OAS: A Utopian Social Charter
04.04.05 | Next June, the Organization of American States (OAS) will not only be choosing a new Secretary General, it will also be discussing a Social Charter, which will complement the 2001 Democratic Charter. According to The Miami Herald, Venezuela has taken the lead on this occasion. It is the first and, so far, the only country to have submitted a draft proposal for a Social Charter. The Venezuelan proposal is 17 pages long and, like the 1999 Constitution, contains a long list of citizens’ rights –longer than a day without food-, but with no mention of citizens’ duties.
This means that the Hugo Chávez administration has marked up a point in its favor by managing to position its proposal, which is obviously tailored to the ideals of the Bolivarian process. It demands, for example, that the following be given the status of fundamental rights: collective property of land for the indigenous population; free access to all cultural, scientific, technical media, including new technology, for the entire population; and control of the means of production by the workers. For some member governments that depend on the support of leftwing groups it will be very difficult, if not impossible, to reject a document of this type, even though what it proposes is illusory and Utopian.
The United States has already expressed its disagreement with the Venezuelan proposal, but, like the Venezuelan opposition during the recent recall referendum, it has merely come out against Chávez’ proposal without putting forward alternative suggestions for solving the problems of social exclusion and poverty in the region. George W. Bush made this same mistake when he refused to sign the Kyoto Protocol and failed to present an alternative for fighting planetary warming.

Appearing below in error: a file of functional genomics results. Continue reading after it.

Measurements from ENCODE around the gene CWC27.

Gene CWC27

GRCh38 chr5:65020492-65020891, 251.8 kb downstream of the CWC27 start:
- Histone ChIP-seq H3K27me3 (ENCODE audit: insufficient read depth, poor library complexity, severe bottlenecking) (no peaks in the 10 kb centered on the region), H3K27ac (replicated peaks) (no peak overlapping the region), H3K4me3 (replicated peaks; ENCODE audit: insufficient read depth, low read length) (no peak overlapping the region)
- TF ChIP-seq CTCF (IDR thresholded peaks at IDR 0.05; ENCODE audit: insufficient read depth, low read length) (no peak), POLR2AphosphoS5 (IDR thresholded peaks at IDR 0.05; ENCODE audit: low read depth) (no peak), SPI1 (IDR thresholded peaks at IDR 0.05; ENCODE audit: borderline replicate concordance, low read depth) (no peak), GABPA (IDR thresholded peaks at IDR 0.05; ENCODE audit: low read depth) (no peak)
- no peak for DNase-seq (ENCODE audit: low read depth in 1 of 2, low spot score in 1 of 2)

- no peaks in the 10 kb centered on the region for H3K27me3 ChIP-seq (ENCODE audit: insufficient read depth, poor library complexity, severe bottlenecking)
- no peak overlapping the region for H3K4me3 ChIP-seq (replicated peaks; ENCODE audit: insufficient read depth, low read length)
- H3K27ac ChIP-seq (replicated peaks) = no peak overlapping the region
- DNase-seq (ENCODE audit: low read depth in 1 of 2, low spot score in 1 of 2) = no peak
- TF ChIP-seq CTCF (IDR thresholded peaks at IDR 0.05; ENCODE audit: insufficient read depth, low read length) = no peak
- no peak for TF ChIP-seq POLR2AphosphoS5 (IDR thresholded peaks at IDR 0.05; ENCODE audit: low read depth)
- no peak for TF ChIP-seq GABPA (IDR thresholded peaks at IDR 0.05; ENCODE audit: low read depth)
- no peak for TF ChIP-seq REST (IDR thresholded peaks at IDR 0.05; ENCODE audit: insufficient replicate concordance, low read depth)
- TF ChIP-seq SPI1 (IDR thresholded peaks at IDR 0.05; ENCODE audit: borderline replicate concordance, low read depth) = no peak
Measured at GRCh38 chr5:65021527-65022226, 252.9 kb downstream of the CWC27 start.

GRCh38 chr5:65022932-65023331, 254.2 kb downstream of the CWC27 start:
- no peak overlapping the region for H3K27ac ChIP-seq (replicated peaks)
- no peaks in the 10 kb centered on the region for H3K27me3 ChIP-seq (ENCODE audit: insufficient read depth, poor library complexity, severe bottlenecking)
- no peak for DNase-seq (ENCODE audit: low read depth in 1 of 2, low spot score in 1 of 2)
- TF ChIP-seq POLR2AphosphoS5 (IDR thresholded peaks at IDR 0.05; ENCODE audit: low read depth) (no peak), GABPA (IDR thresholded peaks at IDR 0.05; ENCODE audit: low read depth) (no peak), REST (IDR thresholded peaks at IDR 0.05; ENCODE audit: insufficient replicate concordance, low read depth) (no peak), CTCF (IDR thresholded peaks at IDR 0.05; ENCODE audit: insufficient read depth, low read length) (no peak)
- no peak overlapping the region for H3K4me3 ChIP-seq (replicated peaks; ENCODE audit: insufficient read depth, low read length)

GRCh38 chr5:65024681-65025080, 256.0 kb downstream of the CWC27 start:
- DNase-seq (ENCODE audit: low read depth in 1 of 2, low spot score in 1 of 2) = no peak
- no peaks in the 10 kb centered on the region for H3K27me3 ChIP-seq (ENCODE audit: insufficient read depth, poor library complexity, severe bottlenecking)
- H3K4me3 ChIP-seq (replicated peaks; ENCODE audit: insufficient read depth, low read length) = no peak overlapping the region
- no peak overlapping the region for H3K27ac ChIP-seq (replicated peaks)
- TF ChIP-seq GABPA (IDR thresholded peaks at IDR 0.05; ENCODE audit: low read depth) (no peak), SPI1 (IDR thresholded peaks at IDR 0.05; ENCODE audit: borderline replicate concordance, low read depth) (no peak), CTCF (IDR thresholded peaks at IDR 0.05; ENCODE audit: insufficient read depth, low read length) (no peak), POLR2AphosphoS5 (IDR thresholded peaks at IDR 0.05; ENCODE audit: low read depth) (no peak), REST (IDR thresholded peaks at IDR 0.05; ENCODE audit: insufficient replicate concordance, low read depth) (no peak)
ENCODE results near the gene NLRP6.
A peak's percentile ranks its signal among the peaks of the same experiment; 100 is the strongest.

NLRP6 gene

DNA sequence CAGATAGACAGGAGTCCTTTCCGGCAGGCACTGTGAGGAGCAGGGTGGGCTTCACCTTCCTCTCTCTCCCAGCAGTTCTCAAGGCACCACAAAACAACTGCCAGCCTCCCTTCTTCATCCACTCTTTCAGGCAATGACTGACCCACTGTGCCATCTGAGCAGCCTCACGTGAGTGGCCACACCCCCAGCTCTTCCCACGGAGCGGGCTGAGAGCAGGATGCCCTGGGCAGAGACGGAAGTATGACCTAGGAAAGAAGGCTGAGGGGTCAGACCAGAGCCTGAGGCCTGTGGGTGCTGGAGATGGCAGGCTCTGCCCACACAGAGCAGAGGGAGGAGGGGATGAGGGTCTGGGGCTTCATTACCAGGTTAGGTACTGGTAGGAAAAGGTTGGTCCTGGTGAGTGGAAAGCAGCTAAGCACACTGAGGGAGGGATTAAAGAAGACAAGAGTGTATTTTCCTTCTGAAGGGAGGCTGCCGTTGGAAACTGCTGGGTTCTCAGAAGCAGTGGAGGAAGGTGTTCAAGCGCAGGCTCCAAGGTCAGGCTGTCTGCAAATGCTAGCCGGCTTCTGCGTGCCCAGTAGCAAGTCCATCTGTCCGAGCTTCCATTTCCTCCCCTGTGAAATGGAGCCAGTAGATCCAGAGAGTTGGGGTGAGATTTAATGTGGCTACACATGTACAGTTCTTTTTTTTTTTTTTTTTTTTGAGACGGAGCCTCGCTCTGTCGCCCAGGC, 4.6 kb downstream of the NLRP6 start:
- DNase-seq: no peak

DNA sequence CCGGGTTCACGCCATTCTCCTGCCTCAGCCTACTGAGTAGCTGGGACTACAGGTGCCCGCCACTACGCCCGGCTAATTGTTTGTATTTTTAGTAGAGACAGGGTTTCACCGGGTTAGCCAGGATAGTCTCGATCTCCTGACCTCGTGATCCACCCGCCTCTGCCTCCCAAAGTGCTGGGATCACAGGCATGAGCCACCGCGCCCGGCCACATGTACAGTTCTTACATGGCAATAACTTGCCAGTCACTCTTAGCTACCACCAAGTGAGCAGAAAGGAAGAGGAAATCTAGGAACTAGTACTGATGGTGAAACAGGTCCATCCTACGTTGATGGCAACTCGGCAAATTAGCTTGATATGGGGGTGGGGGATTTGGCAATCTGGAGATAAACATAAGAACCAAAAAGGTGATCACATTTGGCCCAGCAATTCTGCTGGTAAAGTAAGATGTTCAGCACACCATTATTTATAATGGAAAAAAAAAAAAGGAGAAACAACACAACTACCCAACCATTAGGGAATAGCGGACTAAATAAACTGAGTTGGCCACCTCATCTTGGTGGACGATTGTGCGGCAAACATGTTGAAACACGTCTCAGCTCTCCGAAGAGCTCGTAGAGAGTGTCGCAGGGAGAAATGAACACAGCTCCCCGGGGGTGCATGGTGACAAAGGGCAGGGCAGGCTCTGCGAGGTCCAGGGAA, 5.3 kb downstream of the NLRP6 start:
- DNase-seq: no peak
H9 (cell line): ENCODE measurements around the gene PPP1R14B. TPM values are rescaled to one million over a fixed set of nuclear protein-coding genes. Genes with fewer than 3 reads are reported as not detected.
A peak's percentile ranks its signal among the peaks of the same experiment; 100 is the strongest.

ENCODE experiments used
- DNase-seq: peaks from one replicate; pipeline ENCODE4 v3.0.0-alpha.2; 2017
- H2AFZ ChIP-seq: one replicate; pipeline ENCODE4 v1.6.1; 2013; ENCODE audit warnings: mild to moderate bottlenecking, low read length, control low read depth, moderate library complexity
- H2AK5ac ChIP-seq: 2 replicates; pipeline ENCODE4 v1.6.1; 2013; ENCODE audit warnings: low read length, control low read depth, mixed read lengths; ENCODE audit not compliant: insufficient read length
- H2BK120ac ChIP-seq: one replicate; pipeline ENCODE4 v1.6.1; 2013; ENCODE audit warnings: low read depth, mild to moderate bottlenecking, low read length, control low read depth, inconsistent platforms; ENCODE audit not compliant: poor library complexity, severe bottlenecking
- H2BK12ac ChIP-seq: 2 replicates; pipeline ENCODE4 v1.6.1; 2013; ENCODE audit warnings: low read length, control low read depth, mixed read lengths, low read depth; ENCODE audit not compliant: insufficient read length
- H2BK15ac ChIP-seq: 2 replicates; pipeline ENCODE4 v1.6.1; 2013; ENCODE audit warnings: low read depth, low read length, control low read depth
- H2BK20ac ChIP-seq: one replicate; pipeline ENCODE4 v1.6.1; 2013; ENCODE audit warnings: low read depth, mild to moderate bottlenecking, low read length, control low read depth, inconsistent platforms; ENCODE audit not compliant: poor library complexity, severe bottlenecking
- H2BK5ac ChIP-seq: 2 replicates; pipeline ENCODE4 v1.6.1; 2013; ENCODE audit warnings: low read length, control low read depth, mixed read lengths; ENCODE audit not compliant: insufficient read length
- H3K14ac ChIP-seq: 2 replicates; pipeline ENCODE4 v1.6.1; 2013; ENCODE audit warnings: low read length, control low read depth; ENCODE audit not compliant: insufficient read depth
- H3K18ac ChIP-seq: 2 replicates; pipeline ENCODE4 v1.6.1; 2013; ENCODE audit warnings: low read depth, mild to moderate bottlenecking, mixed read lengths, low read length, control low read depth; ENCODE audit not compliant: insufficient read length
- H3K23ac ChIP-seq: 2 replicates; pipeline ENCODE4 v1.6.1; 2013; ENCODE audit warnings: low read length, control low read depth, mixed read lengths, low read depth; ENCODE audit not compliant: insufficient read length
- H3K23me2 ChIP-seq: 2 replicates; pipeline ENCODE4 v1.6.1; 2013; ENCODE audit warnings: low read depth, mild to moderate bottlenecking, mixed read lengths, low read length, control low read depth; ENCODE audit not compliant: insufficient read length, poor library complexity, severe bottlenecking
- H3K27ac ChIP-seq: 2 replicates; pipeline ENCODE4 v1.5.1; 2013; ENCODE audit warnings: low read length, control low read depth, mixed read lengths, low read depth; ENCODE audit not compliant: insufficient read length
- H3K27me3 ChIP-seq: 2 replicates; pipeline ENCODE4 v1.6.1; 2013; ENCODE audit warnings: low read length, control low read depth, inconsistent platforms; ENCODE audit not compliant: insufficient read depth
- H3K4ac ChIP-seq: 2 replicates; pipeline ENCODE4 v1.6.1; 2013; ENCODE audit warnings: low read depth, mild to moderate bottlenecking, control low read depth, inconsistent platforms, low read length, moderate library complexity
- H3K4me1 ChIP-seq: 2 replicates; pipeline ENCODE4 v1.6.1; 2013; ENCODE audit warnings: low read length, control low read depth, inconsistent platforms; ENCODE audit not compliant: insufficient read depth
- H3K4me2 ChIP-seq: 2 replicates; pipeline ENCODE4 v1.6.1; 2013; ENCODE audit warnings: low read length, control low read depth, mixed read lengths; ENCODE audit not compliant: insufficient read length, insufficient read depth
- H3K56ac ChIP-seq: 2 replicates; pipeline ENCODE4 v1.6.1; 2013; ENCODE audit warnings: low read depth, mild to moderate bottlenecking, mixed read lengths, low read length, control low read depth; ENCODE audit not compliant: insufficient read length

If the Social Charter as proposed by Venezuela is approved, this would be the kiss of death for the OAS, because this document would turn into fundamental rights things that should be objectives to be sought by countries. After all, if these goals are now “rights,” who will bother to make efforts or implement mechanisms to achieve them?
Moreover, this document makes no mention of the costs implicit in implementing the series of “social guarantees” in the Bolivarian Social Charter. Bringing this Utopia to fruition would be an uphill task for an oil country and quite impossible for countries that are not.
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